Photo of Clive Efford Clive Efford Shadow Minister (Culture, Media and Sport)

Mr Bone, am I speaking to the whole debate or only new clause 1 at this stage?

Photo of Peter Bone Peter Bone Conservative, Wellingborough

At the moment, we are debating new clause 1, but you do not have to make a decision whether you want to press a vote on new clauses 4 or 13 at this stage.

Photo of Clive Efford Clive Efford Shadow Minister (Culture, Media and Sport)

So, to be clear, I am summing up the whole debate at this stage?

Photo of Peter Bone Peter Bone Conservative, Wellingborough

Yes. I should just explain to the Committee: we are debating the three new clauses, but the rules are that we do not vote on them all at this time.

Photo of Clive Efford Clive Efford Shadow Minister (Culture, Media and Sport) 11:15 am, 19th November 2013

For the benefit of the hon. Member for Rochford and Southend East, I was clarifying whether I was to speak only on new clause 1 because that is the only measure on which we can vote. We must deal with new clause 3 before we can vote on new clause 4. That is why I sought to clarify what I was being asked to respond to.

I am really not satisfied with the Government’s response. We are being asked to accept the status quo, where we have one form of regulation from the FCA and another from the Gambling Commission. Of course, the Gambling  Commission’s licensing regulation area will expand because it will now be licensing offshore, remote gambling operators advertising in the UK.

When she asked questions of the FCA, the Minister herself talked about consistency. We cannot talk about consistency while we allow dual regulation to continue, so we must find a mechanism that allows us to introduce licence condition 15.1 into spread betting operations. That means either that the FCA must adopt condition 15.1, and that the Gambling Commission must become the licensing body for spread betting, or that the Gambling Commission must introduce a mechanism whereby it can take into consideration the activities of those operators it licences for betting—it can only be those operators—which may also operate in spread betting or another jurisdiction relating to other betting activities. The Gambling Commission will then be able to say, “If you have breached the standards we expect under our code and regulations, that can be taken into account when we consider whether you are an appropriate operator to be offering services to UK customers.” That seems a perfectly reasonable and sensible thing to do. It would increase the scope of issues the Gambling Commission can take into account when considering which operators it should licence in the UK.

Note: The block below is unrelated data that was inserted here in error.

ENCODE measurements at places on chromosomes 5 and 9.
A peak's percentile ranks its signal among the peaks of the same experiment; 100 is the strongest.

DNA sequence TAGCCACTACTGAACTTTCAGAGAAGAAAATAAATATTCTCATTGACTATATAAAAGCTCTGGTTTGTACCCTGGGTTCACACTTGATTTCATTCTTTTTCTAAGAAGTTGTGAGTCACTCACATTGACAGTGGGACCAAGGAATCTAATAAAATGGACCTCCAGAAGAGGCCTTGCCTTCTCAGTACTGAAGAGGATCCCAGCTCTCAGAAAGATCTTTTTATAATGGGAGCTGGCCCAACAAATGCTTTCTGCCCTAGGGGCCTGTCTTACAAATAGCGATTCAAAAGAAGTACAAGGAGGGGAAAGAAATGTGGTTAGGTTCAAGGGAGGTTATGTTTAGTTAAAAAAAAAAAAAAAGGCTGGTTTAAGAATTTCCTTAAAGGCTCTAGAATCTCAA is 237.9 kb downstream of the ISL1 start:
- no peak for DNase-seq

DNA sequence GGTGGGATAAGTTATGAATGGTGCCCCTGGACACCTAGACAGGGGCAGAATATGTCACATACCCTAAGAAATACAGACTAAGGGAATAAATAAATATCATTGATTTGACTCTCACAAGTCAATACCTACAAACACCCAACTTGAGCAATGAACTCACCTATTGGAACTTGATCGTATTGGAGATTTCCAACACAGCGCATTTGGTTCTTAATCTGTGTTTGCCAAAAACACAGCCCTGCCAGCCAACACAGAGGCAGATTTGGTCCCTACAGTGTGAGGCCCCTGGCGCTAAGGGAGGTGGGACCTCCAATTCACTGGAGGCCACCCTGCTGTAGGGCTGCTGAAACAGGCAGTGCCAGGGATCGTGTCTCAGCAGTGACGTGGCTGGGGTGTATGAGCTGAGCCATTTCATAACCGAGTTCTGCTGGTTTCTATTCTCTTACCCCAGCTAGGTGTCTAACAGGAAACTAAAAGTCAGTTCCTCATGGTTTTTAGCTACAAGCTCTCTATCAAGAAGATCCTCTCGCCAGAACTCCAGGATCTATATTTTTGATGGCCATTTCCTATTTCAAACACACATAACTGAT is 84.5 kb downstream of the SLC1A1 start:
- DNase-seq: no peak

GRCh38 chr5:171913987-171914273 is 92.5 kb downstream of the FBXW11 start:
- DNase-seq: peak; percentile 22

If we are not going to alter the FCA licensing regime in order to adopt licence condition 15.1, then logically the Gambling Commission must become the licensing body for spread betting. It is a fact that the time has come. I do not accept what the Minister said about the current situation being satisfactory and that we should continue as we are. The time has come for us. We are legislators and will ultimately be held accountable. If the system breaks down and people are dissatisfied with it, it is to us, as the ones who set the framework for such licensing regimes, that people will look and ask, “Why  did it go wrong? Why did you not take this action?” The situation we are in has existed for too long, but we have an opportunity to change it that we should not miss.

I intend to press new clauses 1 and 4 to a vote because we must send a message that up with this we will not put. It is time for change. It is time that we altered this anomaly and made sure that all sports betting was licensed under one standard.

Question put, That the clause be read a Second time.

The Committee divided: Ayes 8, Noes 9.

Division number 1 Decision Time — New Clause 1 - Licence compliance, stipulations and control

Aye: 8 MPs

No: 9 MPs

Ayes: A-Z by last name

Nos: A-Z by last name

Question accordingly negatived.

Photo of Peter Bone Peter Bone Conservative, Wellingborough

Mr Efford, do you want to press new clause 2, which has already been debated?

Ordered, That further consideration be now adjourned. —(Karen Bradley.)

Adjourned till this day at Two o’clock.